By: Steve Smith
We all know that ever since the financial crisis, Central Banks have been taking unprecedented and unconventional actions to intervene in the financial market, employing everything from negative interest rates to various forms of quantitative easing. In all of these cases, the objective is to provide liquidity and prop up asset prices. Today’s investing advice will explore the shortcomings of these efforts.
No country has been more aggressive in their monetary approach than Japan, where the BOJ stepped directly into both the stock and bond market, and is now the largest holder of both. It has become so extreme that Bloomberg reported not a single Japanese 10-Year Bond on Tuesday.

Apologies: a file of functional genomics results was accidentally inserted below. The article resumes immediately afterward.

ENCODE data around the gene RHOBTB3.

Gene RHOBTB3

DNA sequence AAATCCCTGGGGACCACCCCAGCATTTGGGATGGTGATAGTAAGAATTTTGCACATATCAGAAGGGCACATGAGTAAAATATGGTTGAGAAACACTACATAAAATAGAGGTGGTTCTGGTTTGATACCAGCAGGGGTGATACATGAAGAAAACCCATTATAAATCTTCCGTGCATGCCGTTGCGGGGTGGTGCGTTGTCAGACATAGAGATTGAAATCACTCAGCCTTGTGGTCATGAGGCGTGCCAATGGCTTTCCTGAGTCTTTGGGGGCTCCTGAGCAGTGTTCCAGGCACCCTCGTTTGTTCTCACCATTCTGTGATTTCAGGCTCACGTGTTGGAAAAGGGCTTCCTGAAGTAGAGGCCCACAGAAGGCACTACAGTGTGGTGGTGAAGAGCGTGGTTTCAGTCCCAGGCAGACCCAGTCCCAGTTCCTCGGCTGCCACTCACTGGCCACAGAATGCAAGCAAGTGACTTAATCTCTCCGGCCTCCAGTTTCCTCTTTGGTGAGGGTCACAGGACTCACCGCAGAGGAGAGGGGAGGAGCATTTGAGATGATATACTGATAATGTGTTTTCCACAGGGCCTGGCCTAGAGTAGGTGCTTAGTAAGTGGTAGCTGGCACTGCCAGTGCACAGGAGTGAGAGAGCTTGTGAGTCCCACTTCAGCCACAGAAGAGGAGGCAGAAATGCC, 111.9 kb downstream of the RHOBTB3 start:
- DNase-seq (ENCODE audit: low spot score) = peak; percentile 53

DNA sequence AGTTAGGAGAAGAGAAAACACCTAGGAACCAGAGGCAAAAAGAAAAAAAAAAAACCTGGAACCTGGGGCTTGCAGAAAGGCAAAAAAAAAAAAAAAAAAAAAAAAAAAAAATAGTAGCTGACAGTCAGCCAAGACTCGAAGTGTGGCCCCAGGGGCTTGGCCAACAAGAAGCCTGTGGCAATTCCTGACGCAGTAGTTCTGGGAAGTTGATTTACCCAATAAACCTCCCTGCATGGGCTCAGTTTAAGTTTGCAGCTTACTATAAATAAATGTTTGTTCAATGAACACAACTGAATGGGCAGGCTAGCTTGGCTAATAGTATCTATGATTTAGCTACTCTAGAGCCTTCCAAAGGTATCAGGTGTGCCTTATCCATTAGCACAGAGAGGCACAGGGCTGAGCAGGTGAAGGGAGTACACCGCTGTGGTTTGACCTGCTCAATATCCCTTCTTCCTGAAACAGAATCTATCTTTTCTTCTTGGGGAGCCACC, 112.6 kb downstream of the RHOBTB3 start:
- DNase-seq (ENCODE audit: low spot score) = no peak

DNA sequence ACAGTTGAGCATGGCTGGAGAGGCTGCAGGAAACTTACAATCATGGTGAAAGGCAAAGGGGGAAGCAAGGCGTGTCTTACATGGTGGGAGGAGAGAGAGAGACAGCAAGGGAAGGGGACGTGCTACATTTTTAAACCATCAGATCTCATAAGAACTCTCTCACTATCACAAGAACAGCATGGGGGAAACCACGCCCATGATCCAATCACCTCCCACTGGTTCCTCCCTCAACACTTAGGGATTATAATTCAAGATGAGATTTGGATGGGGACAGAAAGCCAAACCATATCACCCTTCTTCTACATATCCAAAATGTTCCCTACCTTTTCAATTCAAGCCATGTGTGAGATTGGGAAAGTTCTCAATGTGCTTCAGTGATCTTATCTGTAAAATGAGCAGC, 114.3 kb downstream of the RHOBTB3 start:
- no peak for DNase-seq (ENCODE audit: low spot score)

The Bank of Japan has vacuumed up so much of the government bond market — in excess of 40 percent — that it’s left fewer securities for others to buy and sell. Some other buyers, such as pension funds and life insurers, also tend to follow buy-and-hold strategies.
On the other hand, in the US, the Federal Reserve is beginning the process of curtailing its actions, and in the process removing liquidity.